The next section of the MBA report should include information about the specific steps and methods that a student uses during the research.  The body will include the results of the research, including information, ideas, themes, and additional background that is important for understanding a particular topic.  

The conclusion of the MBA dissertation will include the MBA student's specific conclusions at which he or she arrived after his or her research.  The conclusion is a very important part of the MBA dissertation, as it is often where a student will not only introduce new ideas in a specific field or industry, but it is also where a student provides tips for future students that wish to perform similar research.  

After the conclusion, MBA reports should also include an appendix and resources section in which the student sites his or her references, charts, photographs and other important information that he or she used.  

An MBA dissertation is different from a project that a student would write as part of a Ph.D. program.  A graduate program dissertation, such as an MBA dissertation, is written so that a student can graduate from graduate school.  However, when people generally refer to dissertations, they are referring to the projects that Ph.D.  students write.  

Dissertations that Ph.D.  learners write are very in-depth and lengthy formal academic documents that a pupil writes after a long period of research, which is usually months or years.  Dissertations often launch a student's career and serve as critical documents in a person's career.  Therefore, MBA dissertations are often lesser works than projects that a learner will write for a Ph.D. program.

Viewpoint of Author #3

An MSc dissertation is a long, original, investigation-based document that a university student writes as the final project in earning a Master of Science (MSc) degree.  MSc dissertations may be known at some universities as MSc theses.  In most cases, there is no difference between an MSc dissertation and an MSc thesis.  Both should be distinguished from a Ph.D. dissertation, which is the culminating project of a doctoral degree and is typically required to be much longer and more in-depth than an MSc dissertation or thesis.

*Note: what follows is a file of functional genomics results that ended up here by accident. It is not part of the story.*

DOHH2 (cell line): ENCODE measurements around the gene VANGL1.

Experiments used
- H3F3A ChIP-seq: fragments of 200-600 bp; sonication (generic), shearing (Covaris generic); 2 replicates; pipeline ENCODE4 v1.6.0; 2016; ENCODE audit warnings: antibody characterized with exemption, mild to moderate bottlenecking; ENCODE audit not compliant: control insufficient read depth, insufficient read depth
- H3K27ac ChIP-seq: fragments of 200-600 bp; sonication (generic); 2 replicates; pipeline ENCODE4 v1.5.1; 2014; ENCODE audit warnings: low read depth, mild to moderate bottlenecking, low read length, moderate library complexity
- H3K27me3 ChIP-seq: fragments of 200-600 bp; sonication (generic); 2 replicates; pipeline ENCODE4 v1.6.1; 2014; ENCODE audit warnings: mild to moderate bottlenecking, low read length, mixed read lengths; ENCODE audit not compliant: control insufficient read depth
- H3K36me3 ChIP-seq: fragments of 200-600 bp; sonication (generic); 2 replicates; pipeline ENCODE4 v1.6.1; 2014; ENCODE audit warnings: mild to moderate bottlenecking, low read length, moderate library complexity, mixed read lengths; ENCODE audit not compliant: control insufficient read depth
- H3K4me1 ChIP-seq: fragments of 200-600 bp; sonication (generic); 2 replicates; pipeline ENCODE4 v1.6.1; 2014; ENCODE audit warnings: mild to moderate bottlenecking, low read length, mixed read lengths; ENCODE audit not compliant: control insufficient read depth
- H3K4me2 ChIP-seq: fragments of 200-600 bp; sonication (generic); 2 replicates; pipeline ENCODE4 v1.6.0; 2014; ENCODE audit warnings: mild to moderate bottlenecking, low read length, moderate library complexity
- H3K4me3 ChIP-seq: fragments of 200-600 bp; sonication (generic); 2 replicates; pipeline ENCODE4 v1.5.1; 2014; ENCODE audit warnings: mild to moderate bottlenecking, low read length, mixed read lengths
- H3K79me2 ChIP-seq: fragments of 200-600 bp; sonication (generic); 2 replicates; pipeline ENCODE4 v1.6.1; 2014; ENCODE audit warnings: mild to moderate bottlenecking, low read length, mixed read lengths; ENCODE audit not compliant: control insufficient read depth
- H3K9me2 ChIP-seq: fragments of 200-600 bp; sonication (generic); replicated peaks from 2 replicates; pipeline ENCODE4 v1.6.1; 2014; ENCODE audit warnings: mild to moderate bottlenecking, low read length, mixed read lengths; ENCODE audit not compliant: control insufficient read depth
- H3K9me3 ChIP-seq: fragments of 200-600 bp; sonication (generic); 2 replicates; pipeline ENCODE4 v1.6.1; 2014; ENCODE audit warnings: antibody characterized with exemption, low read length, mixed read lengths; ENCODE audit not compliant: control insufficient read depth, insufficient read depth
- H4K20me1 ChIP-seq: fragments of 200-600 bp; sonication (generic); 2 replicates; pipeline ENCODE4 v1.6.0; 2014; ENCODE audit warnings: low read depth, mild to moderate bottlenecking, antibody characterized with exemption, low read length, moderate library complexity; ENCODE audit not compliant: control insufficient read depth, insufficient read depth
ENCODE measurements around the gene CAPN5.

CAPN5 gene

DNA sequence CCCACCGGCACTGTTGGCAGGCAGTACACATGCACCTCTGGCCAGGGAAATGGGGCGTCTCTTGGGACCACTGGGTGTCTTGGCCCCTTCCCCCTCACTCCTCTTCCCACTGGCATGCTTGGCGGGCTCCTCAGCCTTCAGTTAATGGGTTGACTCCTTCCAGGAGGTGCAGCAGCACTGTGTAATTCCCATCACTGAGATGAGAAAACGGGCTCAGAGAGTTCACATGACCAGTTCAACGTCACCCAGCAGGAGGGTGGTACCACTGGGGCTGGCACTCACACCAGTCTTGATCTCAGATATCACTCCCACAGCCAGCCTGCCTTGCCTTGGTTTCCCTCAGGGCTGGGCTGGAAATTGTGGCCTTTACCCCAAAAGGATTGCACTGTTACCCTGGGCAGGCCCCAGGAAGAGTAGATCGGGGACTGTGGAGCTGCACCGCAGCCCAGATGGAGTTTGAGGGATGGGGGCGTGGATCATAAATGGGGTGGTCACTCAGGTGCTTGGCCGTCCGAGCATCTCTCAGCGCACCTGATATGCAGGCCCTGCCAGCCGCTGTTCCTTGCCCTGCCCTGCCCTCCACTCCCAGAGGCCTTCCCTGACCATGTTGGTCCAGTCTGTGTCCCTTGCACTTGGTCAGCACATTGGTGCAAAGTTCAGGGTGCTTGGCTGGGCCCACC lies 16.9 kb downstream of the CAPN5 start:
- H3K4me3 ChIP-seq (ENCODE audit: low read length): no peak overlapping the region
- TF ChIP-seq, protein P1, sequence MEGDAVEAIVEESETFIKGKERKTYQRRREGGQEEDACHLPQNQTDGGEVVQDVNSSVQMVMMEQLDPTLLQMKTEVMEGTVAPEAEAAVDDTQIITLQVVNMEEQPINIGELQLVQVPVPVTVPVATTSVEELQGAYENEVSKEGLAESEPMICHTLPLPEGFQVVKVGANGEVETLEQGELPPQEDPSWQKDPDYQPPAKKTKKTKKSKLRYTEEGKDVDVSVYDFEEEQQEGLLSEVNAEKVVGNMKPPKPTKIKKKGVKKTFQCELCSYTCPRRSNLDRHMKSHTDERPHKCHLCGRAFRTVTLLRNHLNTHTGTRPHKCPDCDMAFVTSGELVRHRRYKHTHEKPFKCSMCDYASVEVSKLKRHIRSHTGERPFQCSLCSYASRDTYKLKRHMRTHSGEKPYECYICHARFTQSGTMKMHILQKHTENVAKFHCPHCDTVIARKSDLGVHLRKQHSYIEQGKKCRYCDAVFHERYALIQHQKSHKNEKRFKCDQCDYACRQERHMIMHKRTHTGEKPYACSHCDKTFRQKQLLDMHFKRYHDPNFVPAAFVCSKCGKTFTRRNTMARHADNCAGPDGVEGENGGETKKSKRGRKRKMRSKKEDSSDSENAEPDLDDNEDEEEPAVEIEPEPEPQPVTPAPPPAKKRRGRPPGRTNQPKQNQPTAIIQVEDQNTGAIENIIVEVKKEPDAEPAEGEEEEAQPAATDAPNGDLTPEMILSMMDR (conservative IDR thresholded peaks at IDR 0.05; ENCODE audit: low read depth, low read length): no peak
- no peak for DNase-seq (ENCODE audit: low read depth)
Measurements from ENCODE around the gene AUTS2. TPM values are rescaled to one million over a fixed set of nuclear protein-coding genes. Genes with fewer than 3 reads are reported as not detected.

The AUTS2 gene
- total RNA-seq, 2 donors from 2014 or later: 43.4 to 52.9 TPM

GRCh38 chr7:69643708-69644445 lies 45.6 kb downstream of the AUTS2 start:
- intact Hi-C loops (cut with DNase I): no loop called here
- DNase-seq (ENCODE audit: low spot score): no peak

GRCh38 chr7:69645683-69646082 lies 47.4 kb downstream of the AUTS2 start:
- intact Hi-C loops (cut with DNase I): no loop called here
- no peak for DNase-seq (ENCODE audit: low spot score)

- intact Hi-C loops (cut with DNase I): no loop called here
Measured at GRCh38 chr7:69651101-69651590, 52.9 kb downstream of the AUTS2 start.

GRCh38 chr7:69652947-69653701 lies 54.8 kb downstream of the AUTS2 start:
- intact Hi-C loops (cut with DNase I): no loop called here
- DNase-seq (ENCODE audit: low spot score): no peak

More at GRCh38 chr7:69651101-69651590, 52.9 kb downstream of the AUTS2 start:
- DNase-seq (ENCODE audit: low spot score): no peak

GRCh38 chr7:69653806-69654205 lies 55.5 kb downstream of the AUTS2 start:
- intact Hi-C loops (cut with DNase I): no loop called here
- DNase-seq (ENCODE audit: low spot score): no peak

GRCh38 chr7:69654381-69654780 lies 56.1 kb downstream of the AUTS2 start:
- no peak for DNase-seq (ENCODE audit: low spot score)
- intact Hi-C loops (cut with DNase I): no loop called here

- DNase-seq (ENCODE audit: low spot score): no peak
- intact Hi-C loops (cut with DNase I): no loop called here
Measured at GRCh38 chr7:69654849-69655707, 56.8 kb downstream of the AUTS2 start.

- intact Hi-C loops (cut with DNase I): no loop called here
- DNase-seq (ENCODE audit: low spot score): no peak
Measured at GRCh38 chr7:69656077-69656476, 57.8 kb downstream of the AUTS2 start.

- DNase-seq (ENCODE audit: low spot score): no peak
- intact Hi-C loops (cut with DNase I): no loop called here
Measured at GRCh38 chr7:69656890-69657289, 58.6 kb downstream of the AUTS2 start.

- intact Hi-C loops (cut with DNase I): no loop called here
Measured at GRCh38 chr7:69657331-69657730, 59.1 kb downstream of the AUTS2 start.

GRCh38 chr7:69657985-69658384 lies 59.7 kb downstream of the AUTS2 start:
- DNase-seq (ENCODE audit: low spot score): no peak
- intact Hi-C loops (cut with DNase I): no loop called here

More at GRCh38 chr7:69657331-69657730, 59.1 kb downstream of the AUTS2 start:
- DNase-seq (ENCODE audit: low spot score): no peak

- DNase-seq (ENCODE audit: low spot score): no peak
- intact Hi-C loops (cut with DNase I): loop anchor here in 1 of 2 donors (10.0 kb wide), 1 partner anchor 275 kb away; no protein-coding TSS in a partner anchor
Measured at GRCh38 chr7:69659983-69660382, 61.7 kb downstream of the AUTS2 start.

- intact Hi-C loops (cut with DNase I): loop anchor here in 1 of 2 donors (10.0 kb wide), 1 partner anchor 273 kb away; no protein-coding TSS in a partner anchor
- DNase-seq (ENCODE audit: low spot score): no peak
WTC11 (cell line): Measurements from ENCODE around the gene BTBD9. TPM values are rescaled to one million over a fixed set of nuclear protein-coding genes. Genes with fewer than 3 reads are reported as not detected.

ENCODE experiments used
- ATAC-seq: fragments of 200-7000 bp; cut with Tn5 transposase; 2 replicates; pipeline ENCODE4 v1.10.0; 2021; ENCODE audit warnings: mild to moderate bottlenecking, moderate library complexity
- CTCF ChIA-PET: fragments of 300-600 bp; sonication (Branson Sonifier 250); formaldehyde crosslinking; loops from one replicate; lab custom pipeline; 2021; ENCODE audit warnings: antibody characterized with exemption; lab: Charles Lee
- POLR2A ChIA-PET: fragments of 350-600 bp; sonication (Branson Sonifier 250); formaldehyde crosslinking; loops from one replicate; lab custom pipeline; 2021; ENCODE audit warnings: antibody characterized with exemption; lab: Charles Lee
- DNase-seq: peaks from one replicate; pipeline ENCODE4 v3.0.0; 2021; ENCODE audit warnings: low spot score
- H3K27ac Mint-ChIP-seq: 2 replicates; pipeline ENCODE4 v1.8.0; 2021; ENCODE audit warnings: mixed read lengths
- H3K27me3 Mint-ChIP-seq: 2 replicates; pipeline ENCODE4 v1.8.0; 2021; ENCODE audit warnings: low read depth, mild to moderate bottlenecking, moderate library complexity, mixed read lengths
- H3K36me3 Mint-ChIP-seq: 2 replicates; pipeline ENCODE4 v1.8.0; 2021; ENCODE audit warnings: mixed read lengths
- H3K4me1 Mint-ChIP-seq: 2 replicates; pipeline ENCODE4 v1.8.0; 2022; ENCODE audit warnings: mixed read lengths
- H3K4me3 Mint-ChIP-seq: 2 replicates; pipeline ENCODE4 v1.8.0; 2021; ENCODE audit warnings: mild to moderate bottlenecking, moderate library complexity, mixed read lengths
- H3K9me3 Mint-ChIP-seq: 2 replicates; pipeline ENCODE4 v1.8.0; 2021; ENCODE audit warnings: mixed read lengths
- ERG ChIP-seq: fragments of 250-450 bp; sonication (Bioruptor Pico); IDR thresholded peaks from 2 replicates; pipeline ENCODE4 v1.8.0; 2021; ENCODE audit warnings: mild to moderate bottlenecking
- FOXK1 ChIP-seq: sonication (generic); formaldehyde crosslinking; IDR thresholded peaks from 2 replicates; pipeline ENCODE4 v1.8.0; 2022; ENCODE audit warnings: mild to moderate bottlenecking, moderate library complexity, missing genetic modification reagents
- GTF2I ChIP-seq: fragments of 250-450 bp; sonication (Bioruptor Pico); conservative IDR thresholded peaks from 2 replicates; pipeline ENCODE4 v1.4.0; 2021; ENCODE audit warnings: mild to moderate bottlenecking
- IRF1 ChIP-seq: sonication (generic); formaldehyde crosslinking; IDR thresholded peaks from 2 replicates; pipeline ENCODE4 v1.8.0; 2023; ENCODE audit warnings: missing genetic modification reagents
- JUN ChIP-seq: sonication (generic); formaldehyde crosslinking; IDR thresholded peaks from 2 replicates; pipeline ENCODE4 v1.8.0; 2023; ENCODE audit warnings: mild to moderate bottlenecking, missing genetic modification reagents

Because an MSc dissertation is composed for a Master of Science degree, the majority of MSc dissertations will take the form of research studies.  This means that they will be divided into five chapters:

  1. an introduction;
  2. a literature review;
  3. a methodology section;
  4. a results section;
  5. a discussion section.

The introduction provides background information about the topic and asserts the researcher's reasons for investigating the topic.  The introduction section will also present the researcher's hypotheses regarding the study's outcomes and briefly describe the study methods that will be used to test these hypotheses.  Information regarding the study methods should merely be overview information, however, as a detailed explanation will be offered in chapter 3.

The literature review is the second section of an MSc dissertation, and often the longest.  In this section, the researcher will present a comprehensive overview of all existing scholarly studies that are relevant to his or her research topic.  Each study mentioned should be summarized in an objective fashion.

The methodology chapter of an MSc dissertation details the design of the student's study.  The description of the study construction and execution must be detailed enough so that other researchers could replicate the study if so inclined.  This section should also include a detailed description of any study participants, if included, and their demographic descriptors.

Following the methodology chapter, the student should present a detailed report of the study's results.  This includes a description of how the results were analyzed.  

Following the results, the student should provide a discussion of the results.  This is the chapter in which the pupil can suggest what the results mean and the impact these results may have for the student's field at large.  This section is also the place in which the pupil can make recommendations for future studies that can build on the student's own research.